In a pitch meeting somewhere in Spain, someone suggests… What about Stardew Valley, but on a planet? Everyone is on board, and Deiland: Pocket Planet is born. But, of course, that isn’t the case, and to see this as a Stardew Valley, BUT… game is doing it a massive disservice.

What you have here is a game that is part farming sim, part emotional story based on the tale The Little Prince as you take on the role of Arco, who, as the smallest of children, is sent to look after the smallest planet. As Arco, you must grow crops, farm, meet new people to befriend them and all the usual trappings. But there is something about Deiland that just stuck with me.

It didn’t hit me for quite some time that this is from the same team who made the decent but flawed Summer in Mara. However, a few moments made me check things with a Google search, and sure enough, we have a game here that I believe is a shared universe, with some character making an appearance in both games. Let me state I didn’t play the original Deiland release, so Pocket Planet is my first foray. It may not be news to some, but it was to me.

I absolutely adored the general gameplay loop of farming, cultivating, meeting and greeting others, taking care of animals and watching my planet evolve through various seasons that all affect how things play out—the whole thing is driven by an interesting narrative generally well-paced.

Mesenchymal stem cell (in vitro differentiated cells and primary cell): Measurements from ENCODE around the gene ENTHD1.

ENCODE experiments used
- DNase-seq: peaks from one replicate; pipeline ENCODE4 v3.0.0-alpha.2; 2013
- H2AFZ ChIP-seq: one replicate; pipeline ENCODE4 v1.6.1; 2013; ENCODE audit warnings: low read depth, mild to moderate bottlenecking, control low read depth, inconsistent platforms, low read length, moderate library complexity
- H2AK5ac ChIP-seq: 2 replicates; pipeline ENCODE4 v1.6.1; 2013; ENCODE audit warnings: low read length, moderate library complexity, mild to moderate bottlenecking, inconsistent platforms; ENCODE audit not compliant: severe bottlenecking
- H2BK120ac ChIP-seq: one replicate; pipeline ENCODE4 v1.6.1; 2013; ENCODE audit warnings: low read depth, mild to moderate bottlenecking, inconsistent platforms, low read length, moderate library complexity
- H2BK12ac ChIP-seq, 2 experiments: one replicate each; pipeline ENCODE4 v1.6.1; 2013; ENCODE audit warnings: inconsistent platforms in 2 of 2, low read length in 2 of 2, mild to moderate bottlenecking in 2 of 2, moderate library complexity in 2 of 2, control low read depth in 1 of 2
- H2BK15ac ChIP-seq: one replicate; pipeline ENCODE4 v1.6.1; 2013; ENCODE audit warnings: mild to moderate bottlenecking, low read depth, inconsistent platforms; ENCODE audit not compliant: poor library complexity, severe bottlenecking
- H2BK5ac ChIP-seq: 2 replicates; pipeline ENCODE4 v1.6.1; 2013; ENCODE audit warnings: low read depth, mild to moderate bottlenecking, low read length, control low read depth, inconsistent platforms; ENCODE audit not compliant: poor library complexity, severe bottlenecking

I have had Deiland sitting in my library for a while due to my vision issues, but I am glad I finally got to play it. Whilst it is not the vast experience of Stardew Valley, I found the smaller area and more personal feel to be easier to work through. It is super chill in all, the right places, and hits all the correct beats for either letting you relax or progressing the game forward.

There is some grinding involved, but as with any game in this genre, that is expected. However, I was very nearly put off by the inclusion of a hunger meter. I have gone on record many times to say how I despise these mechanics, as they are usually too aggressive. No person dies because they haven’t eaten for a few hours (as much as my son claims that’ll happen to him!), but when a game includes a hunger, thirst, etc, meter, it just breaks the experience. Whilst I’d rather it wasn’t in Deiland, it is actually one of the better-implemented versions, to the point I nearly forgot it was there at times, allowing me to enjoy the main loops of the game.

CHIBIG has ticked all the boxes on making a solid game in Deiland: Pocket Planet. Unfortunately, nothing stands out as spectacular or as a major selling point. However, everything is done well and makes an experience I looked back on with so much fondness. It has a charm that really carries it through.

Summer of Mara was a game that just missed the mark by a small amount, but it seems lessons have been learned, and Deiland: Pocket Planet is just a lovely game to have on the Switch. I can easily recommend it if given a chance.

Deiland Pocket Planet is out now on Nintendo Switch for around £18

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